The development of a DSL can be divided into different phases.The design and the im-
plementation phase were already mentioned.A more fine grained phase subdivision is
possible.Five stages can be distinguished:decision,analysis,design,implementation and
deployment.The development process of a DSL has not to follow these phases sequen-
tially.
Different authors [
161
,
166
] have identified numerous patterns which are reoccurring in
3
http://www.ecma-international.org/publications/standards/Ecma-334.htm
10
DSL development and can serve as guidance for a developer without prior expertise in this
field.Each pattern can be assigned to one of the five phases.The patterns are divided into
decision patterns,analysis patterns,design patterns and implementation patterns each cap-
turing common approaches.In the following section phases and patterns will be described
according to the extensive analysis by Menrik et al.[
126
].
2.1.5 Decision phase
Before the development of a new DSL can begin,a decision has to be made.Is it feasible
or not?Economic considerations have to be taken into account.Do the accumulated devel-
opment,deployment and maintenance costs justify a new DSL in comparison with other
conventional approaches?Is there already a suited existing DSL?If so are documentation
and maintenance good enough?If not,is the risk developing a new DSL acceptable?
The following decision patterns have been identified.Most of them based on the same
general concerns such as allowing domain experts with less programming experience [
130
,
163
] to develop software or improving software economics.

Notation An improved new or existing domain specific notation can be a definitive
factor.Two common subpatterns are the transformation of a visual to a textual notion
and the creation of a user friendly notation for an existing API.The first pattern for
example enables easier composition for large artifacts.

AVOPT Domain-specific analysis,verification,optimization,parallelization and trans-
formation for applications developed in a GPL are in general time consuming and
hard to automate due to for example source code complexity.With a well defined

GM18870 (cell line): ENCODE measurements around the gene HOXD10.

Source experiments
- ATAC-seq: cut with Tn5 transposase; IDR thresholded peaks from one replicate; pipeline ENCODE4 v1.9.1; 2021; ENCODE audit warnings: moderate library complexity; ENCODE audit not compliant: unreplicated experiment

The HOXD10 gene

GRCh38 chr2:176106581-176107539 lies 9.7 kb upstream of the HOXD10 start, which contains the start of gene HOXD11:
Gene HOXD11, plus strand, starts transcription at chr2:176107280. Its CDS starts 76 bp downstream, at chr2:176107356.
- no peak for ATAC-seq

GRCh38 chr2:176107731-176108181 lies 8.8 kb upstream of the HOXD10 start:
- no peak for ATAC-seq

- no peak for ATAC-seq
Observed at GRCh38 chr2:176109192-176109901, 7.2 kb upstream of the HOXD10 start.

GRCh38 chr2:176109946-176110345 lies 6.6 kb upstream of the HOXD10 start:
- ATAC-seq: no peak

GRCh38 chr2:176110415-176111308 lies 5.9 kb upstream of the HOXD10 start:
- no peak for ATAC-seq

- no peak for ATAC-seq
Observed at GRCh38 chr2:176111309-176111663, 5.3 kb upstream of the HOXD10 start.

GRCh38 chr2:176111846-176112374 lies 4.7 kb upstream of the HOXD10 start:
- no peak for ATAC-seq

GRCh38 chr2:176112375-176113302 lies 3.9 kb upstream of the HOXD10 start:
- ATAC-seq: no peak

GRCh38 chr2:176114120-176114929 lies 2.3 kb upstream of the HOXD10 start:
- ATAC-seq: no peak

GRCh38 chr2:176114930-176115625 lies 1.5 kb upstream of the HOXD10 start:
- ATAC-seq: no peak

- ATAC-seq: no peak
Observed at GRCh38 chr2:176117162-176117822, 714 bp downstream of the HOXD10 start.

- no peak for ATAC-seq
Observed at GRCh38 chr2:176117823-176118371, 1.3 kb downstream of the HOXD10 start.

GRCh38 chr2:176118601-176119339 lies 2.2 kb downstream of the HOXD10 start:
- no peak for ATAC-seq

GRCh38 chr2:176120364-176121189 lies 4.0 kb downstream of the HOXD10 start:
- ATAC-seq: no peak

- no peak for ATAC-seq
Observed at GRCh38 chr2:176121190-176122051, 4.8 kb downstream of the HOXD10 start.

DSL AVOPT is more feasible.

Task automation In some cases GPL programming suffers from repetitive program-
ming tasks.Automatic code generation driven by an appropriated DSL can ease this
[
160
].

Product line Some software products do not exist as a single standalone application
but are part of a product line or software family,sharing common parts.A DSL can
facilitate the specification and support automated assembly [
182
].

Data structure representation Representing structured data in an easy to read,write
and maintainable form assists in making complex structures accessible.An appro-
priated DSL can help achieving this goals.YAML [
22
] and JSON[
52
] are examples.

Data structure traversal Like representation,traversal of data structures can often be
expressed more effective with a fitting DSL (for example SQL [
84
]).

System front-end DSL based configuration and adaption for systemfront-ends

Interaction Text,menu,dialog or voice based applications which interact with the
user can benefit froma DSL which specifies input and reaction in a high level repre-
sentation.
11

GUI construction Often GUI design is done by using a DSL.For example XUL and
XAML are XML based DSL for GUI description [
25
].
2.1.6 Analysis phase
After the decision in favor for a (new) DSL is made,the specific domain has to be analyzed
with the goal of gathering as much domain knowledge as possible.It is important to ensure
a high quality of the gathered material and to have access to domain experts.The termdo-
main analysis was introduced by Neighbors [
132
] and defined as identifying similar objects
and operations in a particular domain.Different sources of information can be examined
for example already existing technical documents,APIs and GPL code or knowledge from
domain experts.
After gathering the knowledge must be clustered to find meaningful abstractions and
must be consolidated.In most cases the results of the analysis are a domain definition,
the domain specific terminology and concepts,a domain model,the domain scope and
a description of the (operational) semantics.Figure
2.2
summarizes different sources and
possible results.Yet there is no widely adopted notation to capture the results of the analysis
phase.
Three different domain analysis patterns can be identified:informal,formal and extrac-
tion fromcode.
Figure 2.2:Domain analysis,taken from[
147
]
12
Informal pattern
The informal pattern means that the domain analysis is done informally and therefore no
formal process is used.Most DSLs are developed without an analysis methodology [
126
].
This often leads to incomplete requirements and can complicate the development process.
While it is possible to get first results earlier the quality is not as high as with formal
patterns.For simple domains an informal process is often enough.